Yesterday Google mathematician Michael Kleber, on the Chrome team, claimed that “FLoC is not useful for tracking. There are thousands of people with the same FLoC, so someone trying to use it to track you would end up seeing a huge amount of not-you mixed in with a very small amount of you.”
Apple WebKit Security Engineer John Wilander disputed Kleber’s claim, saying that “the user’s cohort will not be partitioned per first party site so multiple sites can observe the cohort ID in sync as it changes week after week. A hash of the cohorts seen so far will likely get more and more unique as the weeks go by… to take this to the crowd metaphor: Before the pandemic and some time back, I attended a Mew concert, a Ghost concert, Disney on Ice, and a Def Leppard concert. At each of those events I was part of a large crowd. But I bet you I was the only one to attend all four.”
Although Google’s Schuh said the web giant was encouraging feedback on the privacy sandbox proposals, including FLoC, which are listed on GitHub here, the company appears to be full steam ahead on implementation.
In Chrome 89, the current version, FLoC was implemented as an “origin trial,” meaning that websites and advertisers can apply to start using it on an experimental basis. “We hope that during the Origin Trial, the ad tech community will collectively figure out which tasks are well served by the FLoC approach,” said Kleber.
The EFF noted that while websites and advertisers could opt in, users were not asked permission. “A small portion of Chrome users – still likely millions of people – will be (or have been) assigned to test the new technology,” it said. Security site Malwarebytes said: “Chrome users had no choice in whether they were included in the FLoC trial, they received no individualized notification, and, currently, they have no option to specifically opt-out.”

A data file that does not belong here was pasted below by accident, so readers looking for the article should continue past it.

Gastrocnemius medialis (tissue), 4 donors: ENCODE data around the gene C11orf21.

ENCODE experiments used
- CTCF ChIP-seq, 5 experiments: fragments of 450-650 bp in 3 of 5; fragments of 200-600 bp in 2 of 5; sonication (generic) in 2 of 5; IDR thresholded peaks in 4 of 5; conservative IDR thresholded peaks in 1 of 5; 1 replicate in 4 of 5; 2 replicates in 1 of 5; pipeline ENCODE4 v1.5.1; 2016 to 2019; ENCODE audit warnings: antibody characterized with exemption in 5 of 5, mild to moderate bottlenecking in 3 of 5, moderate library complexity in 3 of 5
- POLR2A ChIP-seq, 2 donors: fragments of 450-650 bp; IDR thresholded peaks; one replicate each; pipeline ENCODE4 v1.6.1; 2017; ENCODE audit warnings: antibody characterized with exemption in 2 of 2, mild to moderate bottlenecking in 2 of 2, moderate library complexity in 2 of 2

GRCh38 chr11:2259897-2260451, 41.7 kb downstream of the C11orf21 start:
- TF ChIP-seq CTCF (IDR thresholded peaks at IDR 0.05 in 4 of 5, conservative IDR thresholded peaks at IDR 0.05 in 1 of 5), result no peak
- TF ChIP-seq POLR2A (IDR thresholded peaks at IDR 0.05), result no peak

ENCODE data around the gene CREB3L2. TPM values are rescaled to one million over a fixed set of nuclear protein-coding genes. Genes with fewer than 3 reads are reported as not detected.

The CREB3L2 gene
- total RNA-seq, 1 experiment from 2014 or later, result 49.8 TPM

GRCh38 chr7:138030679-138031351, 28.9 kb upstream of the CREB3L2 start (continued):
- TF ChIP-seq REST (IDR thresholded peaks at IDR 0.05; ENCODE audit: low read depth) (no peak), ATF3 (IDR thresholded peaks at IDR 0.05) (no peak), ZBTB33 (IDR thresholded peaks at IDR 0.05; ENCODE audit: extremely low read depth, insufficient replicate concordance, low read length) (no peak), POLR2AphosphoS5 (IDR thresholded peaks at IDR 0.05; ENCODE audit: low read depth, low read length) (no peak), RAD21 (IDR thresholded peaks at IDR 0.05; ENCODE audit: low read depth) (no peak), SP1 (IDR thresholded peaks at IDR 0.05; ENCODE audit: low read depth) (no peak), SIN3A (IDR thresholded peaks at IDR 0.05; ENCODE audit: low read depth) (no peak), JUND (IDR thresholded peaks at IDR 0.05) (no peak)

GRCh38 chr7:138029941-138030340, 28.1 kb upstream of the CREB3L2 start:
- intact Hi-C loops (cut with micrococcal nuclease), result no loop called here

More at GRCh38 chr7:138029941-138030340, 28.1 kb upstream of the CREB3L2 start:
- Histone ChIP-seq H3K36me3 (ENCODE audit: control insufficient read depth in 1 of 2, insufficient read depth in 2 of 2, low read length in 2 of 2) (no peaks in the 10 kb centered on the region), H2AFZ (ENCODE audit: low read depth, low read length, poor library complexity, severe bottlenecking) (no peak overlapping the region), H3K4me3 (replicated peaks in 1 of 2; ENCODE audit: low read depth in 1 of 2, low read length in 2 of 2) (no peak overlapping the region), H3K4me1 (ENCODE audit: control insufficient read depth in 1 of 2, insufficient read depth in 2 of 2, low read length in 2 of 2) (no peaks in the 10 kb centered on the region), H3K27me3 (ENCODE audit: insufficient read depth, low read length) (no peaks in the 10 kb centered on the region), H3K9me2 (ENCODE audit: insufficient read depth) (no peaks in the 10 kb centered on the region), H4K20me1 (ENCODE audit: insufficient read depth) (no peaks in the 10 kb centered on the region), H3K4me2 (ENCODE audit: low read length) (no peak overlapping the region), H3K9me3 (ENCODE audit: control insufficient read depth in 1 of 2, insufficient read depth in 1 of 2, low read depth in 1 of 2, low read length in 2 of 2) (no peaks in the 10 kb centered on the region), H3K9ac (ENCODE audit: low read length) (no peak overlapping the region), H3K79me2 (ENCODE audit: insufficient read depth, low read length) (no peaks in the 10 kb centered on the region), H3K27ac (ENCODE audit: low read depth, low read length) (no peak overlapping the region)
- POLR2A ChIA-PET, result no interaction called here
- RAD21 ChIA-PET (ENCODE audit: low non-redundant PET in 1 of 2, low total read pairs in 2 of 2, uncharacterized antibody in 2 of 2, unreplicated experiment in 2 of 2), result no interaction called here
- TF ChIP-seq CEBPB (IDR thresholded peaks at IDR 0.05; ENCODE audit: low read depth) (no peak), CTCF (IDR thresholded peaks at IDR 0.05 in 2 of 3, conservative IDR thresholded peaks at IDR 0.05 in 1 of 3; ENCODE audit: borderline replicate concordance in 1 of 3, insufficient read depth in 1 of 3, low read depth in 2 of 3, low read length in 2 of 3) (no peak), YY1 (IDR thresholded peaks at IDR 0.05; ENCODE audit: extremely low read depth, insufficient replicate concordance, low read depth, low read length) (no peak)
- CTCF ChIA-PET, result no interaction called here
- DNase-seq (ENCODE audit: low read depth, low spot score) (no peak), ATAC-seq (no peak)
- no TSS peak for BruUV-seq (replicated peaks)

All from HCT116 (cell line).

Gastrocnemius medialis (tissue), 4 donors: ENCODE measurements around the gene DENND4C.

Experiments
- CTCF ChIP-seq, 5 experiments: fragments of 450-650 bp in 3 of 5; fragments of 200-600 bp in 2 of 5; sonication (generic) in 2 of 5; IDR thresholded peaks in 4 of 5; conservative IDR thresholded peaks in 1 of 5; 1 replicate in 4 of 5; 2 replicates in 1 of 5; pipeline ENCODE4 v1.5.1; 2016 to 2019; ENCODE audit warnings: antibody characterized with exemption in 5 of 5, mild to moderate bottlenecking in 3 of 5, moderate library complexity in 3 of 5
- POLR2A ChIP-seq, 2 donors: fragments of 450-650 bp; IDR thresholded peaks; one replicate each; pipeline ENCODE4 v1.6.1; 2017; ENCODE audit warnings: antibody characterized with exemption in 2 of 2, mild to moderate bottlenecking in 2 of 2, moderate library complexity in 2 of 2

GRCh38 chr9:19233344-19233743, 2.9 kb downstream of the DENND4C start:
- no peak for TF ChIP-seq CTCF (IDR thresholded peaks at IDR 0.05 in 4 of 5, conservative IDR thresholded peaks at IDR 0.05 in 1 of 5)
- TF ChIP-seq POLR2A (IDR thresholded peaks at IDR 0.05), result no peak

Last week the W3C Technical Architecture Group (TAG) stated that First Party Sets, another part of the privacy sandbox proposals, are “harmful to the web in its current form” and also warned against browser vendors working on or implementing additional features that depend on them.
The suspicion is that Google may rely on its Chrome market share – around 65 per cent, according to Statcounter, followed by Safari at 19 per cent, and all others with tiny percentages – as being sufficient that it will not wait to achieve consensus but simply go ahead on its own.
Google User Trust Product Manager Chetna Bindra describes here how the privacy sandbox will enable Google to continue with targeted advertising, ad tech bidding and conversion measurement because “advertising is essential to keeping the web open for everyone.”
Does advertising have to include tracking, though? Privacy search engine DuckDuckGo said that tracking is not necessary in order to advertise successfully. “When you search on DuckDuckGo, we can show you an ad based on the keywords you type in. That’s it. And it works.” It added that “FLoC IDs will also be accessible by third-party trackers lurking on websites” and is offering a Chrome extension to block FLoC.
Niche privacy-focused vendors like Brave and DuckDuckGo base their appeal on being more private than Google so there is self-interest in their complaints. That said, it is obvious that Google has not achieved cross-industry consensus with its Privacy Sandbox proposals. Less obvious is the extent to which it intends to respond.
We have asked Microsoft about its plans for FLoC in Edge and will update with any information received. We have also asked Google for comment on how it is responding to feedback. ®
Updated to add
A Google spokesperson has been in touch to clarify how Chrome users can, for now, avoid the FLoC trial:
The Privacy Sandbox proposals are developed as part of a collaborative, open-source effort and we welcome feedback as we continue working with the W3C and broader web community to find solutions that improve privacy while maintaining a healthy ecosystem.
We believe that FLoC improves user privacy while still supporting the relevant advertising that’s fundamental to maintain a free and open web. FLoC is based on large anonymous groups, not tracking individuals across the web as third-party cookies do today.
If a user has chosen to block third-party cookies with the current version of Chrome, they won’t be included in the FLoC origin trial, and this month, we’ll introduce a control in Chrome Settings that users can use to opt out of inclusion in FLoC and other Privacy Sandbox proposals while they’re in trials.